I recently read a friend’s very moving Facebook entry on his life after the passing of his wife. In response to the post a friend quoted the lyrics from a song by Leonard Cohen. “Ring the bells that still can ring, Forget your perfect offering, There is a crack, a crack in everything, That's how the light gets in.” Some things may have passed you by, but you can ring the bells that are left in your life. You will not work things out even close to perfectly.
Cohen comments on the meaning of the song; “Because we confuse this idea and we’ve forgotten the central myth of our culture which is the expulsion from the garden of Eden. This situation does not admit of solution or perfection. This is not the place where you make things perfect, neither in your marriage, nor in your work, nor anything, nor your love of God, nor your love of family or country. The thing is imperfect.” He then explains there is also a crack in everything you put together. He adds, “But that’s where the light gets in, and that’s where the resurrection is and that’s where the return, that’s where the repentance is. It is with the confrontation, with the brokenness of things.”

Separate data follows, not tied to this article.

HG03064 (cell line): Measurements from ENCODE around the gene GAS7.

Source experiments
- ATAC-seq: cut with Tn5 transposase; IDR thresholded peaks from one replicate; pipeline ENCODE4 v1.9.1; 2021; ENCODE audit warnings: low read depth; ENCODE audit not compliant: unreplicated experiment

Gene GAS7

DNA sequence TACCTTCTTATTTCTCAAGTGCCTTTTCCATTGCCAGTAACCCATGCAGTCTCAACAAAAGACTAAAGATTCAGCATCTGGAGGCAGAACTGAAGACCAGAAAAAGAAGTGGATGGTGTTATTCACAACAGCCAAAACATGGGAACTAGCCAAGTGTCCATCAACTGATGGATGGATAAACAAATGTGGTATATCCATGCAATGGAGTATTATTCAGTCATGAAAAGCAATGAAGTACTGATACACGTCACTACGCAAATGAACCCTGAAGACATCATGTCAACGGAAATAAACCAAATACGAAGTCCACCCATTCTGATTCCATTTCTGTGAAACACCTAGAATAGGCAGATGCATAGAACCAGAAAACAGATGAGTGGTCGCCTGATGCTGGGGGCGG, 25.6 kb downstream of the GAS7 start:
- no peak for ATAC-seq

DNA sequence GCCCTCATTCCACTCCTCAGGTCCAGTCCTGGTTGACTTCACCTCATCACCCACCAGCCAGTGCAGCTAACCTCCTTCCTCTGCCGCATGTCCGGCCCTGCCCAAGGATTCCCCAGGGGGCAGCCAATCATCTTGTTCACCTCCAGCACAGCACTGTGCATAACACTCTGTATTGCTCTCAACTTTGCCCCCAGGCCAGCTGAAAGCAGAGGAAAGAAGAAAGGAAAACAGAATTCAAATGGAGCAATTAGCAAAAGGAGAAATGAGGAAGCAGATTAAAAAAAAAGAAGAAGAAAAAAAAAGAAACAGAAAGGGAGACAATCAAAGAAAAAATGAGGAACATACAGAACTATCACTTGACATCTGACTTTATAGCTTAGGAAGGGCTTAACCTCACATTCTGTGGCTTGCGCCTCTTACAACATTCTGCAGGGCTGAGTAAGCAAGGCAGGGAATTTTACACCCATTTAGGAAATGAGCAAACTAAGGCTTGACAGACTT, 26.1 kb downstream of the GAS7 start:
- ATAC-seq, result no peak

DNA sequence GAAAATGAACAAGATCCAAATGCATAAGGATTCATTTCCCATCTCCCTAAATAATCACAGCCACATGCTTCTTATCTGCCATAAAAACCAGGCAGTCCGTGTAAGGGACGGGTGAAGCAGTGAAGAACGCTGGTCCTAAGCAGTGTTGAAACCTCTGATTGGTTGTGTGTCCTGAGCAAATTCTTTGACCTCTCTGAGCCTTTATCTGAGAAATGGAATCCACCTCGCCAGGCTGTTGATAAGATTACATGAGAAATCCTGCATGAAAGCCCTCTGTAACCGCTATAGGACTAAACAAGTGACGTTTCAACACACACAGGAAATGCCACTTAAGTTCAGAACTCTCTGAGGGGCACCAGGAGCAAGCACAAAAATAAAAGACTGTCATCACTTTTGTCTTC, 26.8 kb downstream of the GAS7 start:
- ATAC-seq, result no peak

Someone once said the best thing for a preacher (or a Christian for that matter) is to get something wrong with them and get it fixed. Well, no need to go searching. It is all there; revealed through the trials, difficulties, and vicissitudes of life. We are all broken vessels; there is no need to pretend we are not or to try to become whole on our own. God breaks in through the cracks.
Later in that same chapter, James says, “Every good and perfect gift is from above, coming down from the Father of the heavenly lights, who does not change like shifting shadows. He chose to give us birth through the word of truth, that we might be a kind of firstfruits of all he created.” (James 1:17-18)
He is putting us back together into a new creation. We are the first fruits - a foretaste, or a pointer, to a time when we will be in a world where there are no cracks.